Michael Graves, Postmodern Architect and Advocate for Humanist Design, Dead at 80
The renowned architect of the Portland Building and designer of the Alessi teapot died Thursday.
Courtesy Michael Graves & Associates
Michael Graves died on Thursday, at the age of 80. He ranks among the most influential practitioners of the twentieth century.
Graves graduated from the University of Cincinnati and later Harvard University, where he received his master's degree in 1959. After spending two years at the American Academy in Rome, Graves accepted a teaching position at Princeton University; he made Princeton his permanent home and place of practice. Reared on Le Corbusier and the Modernist tradition, Graves eventually broke with the aesthetic agenda of the New York Five, the quasi-collective he was lumped into, along with friends and contemporaries Peter Eisenman, John Hejduk, Richard Meier, and Charles Gwathmey. Graves made waves in the late 1970s for embracing the Postmodern tide; as it turned out, the visual puns and historicist compositions suited his good-natured temperament. By the 1990s, with several key buildings under him, Graves turned his attention to consumer goods, collaborating first with Target and later with J.C. Penney.
Around this time, he was bestowed numerous honors for his work, including the National Medal of Arts, presented to him by former president Bill Clinton. Over a decade later, in 2013, he was appointed to the United States Access Board by president Barack Obama for his efforts in universal design. (In 2003, Graves was paralyzed from the chest down, and devoted part of his product design studio to accessible and patient-care design.)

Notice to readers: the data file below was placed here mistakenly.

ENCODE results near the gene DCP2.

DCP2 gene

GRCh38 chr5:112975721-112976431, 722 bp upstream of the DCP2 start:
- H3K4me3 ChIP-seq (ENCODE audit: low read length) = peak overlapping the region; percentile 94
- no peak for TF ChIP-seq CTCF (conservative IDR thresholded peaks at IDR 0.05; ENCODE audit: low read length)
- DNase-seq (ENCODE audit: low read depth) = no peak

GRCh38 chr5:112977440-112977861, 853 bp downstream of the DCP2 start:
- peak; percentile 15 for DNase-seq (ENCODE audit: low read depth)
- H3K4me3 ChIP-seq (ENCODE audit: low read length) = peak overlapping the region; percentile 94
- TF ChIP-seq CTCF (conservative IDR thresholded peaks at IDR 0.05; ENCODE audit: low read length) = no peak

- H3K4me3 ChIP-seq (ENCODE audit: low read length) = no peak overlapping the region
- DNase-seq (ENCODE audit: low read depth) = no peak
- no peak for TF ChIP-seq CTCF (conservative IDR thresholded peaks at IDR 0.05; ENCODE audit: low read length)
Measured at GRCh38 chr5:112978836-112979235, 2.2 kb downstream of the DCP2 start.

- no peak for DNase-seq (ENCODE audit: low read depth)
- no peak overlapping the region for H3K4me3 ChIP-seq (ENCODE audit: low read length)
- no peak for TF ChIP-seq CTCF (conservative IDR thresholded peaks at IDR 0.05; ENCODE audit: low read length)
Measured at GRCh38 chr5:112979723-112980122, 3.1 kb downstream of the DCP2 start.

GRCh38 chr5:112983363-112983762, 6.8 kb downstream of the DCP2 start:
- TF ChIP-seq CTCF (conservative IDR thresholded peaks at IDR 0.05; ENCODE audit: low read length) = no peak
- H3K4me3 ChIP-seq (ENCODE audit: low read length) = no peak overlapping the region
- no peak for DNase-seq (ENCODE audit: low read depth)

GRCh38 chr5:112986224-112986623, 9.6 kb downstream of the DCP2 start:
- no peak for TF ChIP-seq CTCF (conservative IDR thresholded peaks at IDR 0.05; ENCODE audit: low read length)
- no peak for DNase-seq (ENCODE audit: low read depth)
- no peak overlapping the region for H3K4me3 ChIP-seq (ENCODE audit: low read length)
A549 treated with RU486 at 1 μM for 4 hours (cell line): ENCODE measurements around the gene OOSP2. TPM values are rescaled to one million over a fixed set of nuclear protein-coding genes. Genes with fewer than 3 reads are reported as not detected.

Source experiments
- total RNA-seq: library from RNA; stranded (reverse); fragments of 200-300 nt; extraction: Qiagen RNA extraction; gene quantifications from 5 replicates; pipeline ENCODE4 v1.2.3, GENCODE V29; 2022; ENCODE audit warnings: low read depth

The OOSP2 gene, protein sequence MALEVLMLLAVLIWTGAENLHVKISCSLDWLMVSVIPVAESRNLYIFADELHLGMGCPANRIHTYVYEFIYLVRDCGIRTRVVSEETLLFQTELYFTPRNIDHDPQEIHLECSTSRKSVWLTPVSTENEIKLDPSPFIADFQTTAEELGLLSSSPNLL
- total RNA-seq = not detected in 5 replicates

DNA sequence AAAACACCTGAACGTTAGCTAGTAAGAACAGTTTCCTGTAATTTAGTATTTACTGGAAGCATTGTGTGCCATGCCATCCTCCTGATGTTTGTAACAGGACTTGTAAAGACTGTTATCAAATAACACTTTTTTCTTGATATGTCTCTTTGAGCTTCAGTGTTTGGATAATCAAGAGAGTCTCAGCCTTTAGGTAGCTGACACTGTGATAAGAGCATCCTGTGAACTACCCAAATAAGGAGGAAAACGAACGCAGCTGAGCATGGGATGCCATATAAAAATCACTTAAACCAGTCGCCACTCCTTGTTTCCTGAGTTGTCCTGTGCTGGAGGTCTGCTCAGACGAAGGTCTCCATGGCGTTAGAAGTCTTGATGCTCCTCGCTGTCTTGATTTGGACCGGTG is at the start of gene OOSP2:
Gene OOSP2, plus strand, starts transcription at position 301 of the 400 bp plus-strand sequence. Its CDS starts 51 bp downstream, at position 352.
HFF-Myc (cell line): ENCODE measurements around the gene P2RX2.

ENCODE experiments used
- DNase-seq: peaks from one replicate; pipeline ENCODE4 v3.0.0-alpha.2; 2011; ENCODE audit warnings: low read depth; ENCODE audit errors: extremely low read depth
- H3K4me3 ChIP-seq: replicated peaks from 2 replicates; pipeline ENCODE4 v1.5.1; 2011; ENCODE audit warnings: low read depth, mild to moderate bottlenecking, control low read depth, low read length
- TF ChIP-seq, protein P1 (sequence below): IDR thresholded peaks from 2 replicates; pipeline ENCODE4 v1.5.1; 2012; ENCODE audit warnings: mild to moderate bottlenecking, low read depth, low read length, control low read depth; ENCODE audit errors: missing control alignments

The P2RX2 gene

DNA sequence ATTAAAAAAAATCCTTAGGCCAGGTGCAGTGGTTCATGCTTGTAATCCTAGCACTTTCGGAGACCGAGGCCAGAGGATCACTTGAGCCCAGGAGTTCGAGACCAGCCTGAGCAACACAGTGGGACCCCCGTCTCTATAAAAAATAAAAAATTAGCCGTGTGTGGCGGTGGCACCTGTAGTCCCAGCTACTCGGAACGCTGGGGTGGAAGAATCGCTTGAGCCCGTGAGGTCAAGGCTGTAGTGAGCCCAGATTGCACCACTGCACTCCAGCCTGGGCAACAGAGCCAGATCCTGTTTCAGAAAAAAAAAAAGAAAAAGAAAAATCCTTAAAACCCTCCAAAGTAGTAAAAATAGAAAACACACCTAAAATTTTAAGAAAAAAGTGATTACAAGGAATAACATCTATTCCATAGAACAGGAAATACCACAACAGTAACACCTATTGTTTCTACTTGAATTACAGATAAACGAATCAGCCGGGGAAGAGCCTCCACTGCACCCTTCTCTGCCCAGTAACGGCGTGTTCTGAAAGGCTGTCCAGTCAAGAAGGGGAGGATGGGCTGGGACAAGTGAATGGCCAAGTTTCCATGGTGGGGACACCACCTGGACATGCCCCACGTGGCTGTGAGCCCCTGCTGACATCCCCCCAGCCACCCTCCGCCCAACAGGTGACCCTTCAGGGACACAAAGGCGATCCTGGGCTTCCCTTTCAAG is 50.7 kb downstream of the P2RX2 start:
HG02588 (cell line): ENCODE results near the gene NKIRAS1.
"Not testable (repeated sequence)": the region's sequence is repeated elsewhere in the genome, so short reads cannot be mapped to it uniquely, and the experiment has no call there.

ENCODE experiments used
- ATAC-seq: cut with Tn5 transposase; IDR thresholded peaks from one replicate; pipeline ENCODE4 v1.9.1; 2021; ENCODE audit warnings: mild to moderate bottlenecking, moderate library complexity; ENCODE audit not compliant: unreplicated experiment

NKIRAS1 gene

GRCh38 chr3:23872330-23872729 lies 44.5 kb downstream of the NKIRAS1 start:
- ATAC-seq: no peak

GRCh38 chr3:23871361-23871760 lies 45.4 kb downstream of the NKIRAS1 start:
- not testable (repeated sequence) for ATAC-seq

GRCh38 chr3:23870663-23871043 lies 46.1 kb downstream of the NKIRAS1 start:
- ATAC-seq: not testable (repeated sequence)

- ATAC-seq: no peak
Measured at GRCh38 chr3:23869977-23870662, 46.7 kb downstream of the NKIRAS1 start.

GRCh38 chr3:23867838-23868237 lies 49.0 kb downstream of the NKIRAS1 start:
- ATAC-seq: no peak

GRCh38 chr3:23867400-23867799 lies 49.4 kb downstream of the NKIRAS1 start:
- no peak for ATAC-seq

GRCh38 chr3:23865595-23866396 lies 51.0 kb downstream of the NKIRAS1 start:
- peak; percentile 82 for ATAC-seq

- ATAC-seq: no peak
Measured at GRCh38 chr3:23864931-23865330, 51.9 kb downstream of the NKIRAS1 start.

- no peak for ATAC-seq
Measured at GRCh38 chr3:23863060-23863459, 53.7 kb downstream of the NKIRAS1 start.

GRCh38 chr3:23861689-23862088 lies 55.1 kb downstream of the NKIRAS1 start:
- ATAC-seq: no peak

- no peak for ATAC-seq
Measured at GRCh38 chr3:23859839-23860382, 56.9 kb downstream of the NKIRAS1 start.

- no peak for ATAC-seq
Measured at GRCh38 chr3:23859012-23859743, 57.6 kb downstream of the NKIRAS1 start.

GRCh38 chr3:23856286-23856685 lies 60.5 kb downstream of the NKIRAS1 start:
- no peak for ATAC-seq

Last year, Graves celebrated the 50th anniversary of his architectural practice, Michael Graves & Associates. An ongoing exhibition at the Grounds for Sculpture in New Jersey was conceived to mark the occasion. A symposium held at the Architectural League in November further reinforced this milestone, and poignantly concluded with a tête-à-tête with Graves’s longtime friend Peter Eisenman. (The latter jokingly dubbed the loose conversation, in which Graves took shots at Santiago Calatrava, among other targets, the “Peter Eisenman and Michael Graves Comedy Hour.”
Plans for a memorial service will be announced soon, according to a statement released by Graves’s practice. It reads as follows:
“It is with deep sadness that Michael Graves Architecture & Design (MGA&D) announces the firm’s Founding Principal Michael Graves has passed away today, suddenly and peacefully, of natural causes. He was in his home in Princeton, New Jersey.
"Since founding the firm in 1964, Michael transformed the role of architects and designers, and even the place of design in our everyday lives. For those of us who had the opportunity to work closely with Michael, we knew him as an extraordinary designer, teacher, mentor and friend. For the countless students that he taught for more than 40 years, Michael was an inspiring professor who encouraged everyone to find their unique design voice.
"Of all of his accomplishments, Michael often said that, like his own family, his proudest creation was his firm. As we go forward in our practice, we will continue to honor Michael’s humanistic design philosophy through our commitment to creating unique design solutions that transform people’s lives."